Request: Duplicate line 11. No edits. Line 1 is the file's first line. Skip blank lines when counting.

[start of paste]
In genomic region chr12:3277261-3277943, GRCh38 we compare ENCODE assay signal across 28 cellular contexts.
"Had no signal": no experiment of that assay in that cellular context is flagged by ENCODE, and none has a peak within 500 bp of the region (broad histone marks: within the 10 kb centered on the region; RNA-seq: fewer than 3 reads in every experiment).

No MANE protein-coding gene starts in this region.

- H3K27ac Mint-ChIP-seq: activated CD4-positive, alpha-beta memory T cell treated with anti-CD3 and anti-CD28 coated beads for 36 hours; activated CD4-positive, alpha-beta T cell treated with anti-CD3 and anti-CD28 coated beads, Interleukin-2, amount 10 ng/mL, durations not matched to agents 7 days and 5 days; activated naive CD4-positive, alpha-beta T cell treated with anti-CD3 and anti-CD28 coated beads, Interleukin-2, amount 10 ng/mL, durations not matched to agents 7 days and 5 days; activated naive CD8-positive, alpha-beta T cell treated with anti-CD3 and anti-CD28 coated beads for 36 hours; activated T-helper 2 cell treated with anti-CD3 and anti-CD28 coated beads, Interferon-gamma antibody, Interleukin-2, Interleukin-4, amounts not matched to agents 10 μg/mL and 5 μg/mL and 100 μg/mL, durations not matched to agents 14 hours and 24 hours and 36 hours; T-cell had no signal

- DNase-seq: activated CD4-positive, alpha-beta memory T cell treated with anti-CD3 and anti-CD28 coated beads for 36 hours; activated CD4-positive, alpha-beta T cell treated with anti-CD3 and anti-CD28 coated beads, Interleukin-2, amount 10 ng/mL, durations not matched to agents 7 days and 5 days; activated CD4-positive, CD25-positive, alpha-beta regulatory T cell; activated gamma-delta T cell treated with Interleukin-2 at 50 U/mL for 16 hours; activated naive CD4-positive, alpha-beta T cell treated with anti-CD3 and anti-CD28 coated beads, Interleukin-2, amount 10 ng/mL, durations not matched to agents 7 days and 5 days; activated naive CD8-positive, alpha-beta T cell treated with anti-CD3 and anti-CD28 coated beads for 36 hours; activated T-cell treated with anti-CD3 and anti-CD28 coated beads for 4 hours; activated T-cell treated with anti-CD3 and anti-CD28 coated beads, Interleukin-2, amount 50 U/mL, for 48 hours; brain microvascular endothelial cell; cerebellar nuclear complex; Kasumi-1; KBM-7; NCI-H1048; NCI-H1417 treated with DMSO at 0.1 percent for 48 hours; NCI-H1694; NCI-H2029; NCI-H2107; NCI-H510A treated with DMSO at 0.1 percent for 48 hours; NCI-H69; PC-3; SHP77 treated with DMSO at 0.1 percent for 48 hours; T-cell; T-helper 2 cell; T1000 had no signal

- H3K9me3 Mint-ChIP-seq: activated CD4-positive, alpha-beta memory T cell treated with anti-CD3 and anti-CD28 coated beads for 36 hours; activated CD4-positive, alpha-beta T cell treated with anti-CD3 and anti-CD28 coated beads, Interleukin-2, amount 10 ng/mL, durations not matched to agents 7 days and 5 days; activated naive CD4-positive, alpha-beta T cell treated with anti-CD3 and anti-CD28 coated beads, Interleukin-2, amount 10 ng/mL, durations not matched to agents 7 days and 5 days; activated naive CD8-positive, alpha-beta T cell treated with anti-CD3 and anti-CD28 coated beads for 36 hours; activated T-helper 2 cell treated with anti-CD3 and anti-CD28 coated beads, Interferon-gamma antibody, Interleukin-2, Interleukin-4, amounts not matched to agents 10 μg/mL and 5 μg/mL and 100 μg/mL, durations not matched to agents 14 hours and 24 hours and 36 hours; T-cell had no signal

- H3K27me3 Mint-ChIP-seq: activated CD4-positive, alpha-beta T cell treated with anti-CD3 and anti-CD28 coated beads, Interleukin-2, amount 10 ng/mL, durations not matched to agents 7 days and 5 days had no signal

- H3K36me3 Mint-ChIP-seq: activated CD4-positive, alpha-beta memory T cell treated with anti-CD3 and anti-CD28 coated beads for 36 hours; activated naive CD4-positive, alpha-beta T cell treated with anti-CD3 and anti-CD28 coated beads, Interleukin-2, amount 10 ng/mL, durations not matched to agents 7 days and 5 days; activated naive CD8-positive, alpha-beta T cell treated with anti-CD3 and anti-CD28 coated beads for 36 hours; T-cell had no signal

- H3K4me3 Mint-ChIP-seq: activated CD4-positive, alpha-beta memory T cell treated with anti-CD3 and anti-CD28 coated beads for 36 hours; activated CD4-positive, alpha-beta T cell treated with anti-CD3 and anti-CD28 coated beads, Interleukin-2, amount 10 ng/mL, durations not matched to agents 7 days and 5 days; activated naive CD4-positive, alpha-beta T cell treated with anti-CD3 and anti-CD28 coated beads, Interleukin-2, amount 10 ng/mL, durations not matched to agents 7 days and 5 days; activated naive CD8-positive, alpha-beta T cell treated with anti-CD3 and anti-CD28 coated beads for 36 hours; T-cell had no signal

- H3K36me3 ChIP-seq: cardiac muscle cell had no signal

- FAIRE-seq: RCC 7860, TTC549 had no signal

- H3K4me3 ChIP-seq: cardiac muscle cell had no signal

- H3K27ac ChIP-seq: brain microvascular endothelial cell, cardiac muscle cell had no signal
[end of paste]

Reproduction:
- FAIRE-seq: RCC 7860, TTC549 had no signal